letter to me; and if his majesty's other servants had fortunately been possessed of the same benevolent dispositions, with as much of that attention to the public interest, and dexterity in managing it, as statesmen of this country generally show in obtaining and securing their places, here was a fine opportunity put into their hands of “ re-establishing the union and harmony that formerly subsisted between Great Britain and her colonies,"so necessary to the welfare of both, and upon the easy condition of only“ restoring things to thestate they were in at the conclusion of the late war.” This was a solemn declaration sent over from the province most aggrieved, in which they acquitted Britain of their grievances, and charged them all upon a fewindividuals of their own country. Upon the heads of these very mischievous men they deprecated no vengeance, though that of the whole nation was justly merited; they considered it as an hard thing for an administration to punish a governor who had acted from orders, though the orders had been procured by his misrepresentations and calumnies; they therefore only petitioned, “ that his majesty would be pleased to remove T. Hutchinson, esq. and A. Oliver, esq. from their posts in that government, and place good and faithful men in their stead.” These men might have been placed or pensioned elsewhere, as others have been; or, like the scape-goats of old, they might have carried away into the wilderness all the offences which had arisen between the two countries, with the burthen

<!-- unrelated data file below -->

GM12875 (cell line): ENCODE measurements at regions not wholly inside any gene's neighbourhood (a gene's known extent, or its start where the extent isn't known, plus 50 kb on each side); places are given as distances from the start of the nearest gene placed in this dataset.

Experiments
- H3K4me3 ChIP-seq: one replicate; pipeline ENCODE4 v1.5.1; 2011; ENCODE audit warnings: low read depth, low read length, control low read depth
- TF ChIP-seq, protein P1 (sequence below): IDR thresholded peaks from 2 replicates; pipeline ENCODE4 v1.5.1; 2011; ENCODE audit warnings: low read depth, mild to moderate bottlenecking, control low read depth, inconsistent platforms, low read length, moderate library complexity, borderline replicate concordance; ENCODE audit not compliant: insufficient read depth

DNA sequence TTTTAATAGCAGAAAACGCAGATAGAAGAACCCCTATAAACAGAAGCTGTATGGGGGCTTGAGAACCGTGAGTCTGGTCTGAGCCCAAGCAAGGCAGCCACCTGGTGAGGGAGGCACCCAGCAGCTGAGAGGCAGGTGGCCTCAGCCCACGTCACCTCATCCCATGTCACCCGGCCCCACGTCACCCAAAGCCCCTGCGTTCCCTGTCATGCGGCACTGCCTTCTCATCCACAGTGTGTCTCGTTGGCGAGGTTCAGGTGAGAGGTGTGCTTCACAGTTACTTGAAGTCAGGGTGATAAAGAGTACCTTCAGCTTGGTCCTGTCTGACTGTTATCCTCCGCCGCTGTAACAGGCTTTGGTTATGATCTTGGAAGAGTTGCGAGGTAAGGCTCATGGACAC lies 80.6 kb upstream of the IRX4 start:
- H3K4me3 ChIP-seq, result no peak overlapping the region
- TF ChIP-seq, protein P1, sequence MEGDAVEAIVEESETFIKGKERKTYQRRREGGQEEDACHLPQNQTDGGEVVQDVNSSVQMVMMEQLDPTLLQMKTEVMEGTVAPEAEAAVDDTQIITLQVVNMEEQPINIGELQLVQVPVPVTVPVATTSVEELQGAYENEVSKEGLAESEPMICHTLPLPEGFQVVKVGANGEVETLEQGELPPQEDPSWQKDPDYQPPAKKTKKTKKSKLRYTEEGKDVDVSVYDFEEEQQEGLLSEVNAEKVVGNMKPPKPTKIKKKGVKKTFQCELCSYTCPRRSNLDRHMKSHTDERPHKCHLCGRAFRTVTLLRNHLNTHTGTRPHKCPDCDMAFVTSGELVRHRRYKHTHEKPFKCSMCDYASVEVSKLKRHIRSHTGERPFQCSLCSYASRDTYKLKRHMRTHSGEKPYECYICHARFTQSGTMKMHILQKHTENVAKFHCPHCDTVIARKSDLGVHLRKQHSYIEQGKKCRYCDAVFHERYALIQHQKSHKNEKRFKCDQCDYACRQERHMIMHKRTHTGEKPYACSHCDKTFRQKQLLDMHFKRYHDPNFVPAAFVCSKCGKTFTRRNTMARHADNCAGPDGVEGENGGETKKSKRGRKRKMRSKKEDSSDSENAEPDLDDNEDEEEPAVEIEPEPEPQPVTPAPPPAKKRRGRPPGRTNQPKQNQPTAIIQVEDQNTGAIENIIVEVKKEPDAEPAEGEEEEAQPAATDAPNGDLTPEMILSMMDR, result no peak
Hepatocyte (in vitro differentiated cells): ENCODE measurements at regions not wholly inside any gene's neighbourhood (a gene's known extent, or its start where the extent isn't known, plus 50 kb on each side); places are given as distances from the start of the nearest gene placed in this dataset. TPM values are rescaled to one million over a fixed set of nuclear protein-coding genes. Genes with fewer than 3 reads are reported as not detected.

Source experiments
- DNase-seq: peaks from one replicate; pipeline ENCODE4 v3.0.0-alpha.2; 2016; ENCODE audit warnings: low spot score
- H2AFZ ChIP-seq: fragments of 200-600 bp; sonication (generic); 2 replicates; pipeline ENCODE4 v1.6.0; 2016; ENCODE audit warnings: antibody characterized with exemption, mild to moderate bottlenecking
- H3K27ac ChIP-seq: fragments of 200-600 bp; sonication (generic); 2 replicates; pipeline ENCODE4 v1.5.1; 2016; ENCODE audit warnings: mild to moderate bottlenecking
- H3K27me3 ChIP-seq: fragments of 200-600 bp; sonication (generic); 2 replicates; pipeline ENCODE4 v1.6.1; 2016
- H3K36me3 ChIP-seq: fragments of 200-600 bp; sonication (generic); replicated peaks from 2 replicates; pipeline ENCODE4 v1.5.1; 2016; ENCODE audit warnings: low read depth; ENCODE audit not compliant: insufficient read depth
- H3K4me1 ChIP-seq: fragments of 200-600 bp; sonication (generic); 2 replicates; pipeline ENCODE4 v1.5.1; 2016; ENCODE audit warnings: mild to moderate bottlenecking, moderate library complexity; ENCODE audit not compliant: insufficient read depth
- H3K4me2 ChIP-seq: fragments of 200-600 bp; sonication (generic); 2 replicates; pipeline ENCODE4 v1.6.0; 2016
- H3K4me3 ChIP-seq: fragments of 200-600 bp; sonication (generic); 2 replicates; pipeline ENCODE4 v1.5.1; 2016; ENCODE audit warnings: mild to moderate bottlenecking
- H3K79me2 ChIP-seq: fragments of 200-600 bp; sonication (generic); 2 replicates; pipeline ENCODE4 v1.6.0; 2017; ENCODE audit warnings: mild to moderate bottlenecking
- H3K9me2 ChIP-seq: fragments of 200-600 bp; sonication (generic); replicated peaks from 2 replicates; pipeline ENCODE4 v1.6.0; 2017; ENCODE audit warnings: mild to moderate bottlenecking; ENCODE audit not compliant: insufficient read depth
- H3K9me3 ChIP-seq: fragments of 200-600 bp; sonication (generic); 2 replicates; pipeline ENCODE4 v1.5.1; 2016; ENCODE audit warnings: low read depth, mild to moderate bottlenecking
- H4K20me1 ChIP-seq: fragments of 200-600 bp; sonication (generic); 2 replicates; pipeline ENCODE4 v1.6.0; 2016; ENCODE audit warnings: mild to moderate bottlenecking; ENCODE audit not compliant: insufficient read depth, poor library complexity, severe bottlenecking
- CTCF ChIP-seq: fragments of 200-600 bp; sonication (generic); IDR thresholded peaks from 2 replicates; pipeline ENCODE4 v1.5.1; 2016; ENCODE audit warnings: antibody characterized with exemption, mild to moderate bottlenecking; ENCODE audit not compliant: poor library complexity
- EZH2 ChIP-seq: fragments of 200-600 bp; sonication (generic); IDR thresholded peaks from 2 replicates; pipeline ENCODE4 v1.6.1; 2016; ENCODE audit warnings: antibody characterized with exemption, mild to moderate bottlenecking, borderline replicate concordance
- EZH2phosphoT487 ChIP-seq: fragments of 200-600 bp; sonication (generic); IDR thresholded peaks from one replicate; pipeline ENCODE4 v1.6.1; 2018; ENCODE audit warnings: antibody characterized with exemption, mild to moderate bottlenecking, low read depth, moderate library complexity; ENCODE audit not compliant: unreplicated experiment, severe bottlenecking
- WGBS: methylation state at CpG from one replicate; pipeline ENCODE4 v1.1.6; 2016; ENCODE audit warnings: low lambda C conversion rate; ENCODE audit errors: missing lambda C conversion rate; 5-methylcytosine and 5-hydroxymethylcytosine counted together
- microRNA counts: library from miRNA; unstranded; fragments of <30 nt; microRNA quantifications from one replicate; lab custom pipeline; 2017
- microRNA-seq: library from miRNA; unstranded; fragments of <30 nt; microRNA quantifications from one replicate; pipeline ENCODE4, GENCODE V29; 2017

of which, they, having been the authors of these mischiefs, were most justly chargeable.
But this opportunity ministers had not the wisdom to embrace; they chose rather to reject it, and to abuse and punish me for giving it. A court clamor was raised against me as an incendiary; and the very action upon which I valued myself, as it appeared to me a means of lessening our differences, I was unlucky enough to find charged upon me, as a wicked attempt to increase them. Strange perversion!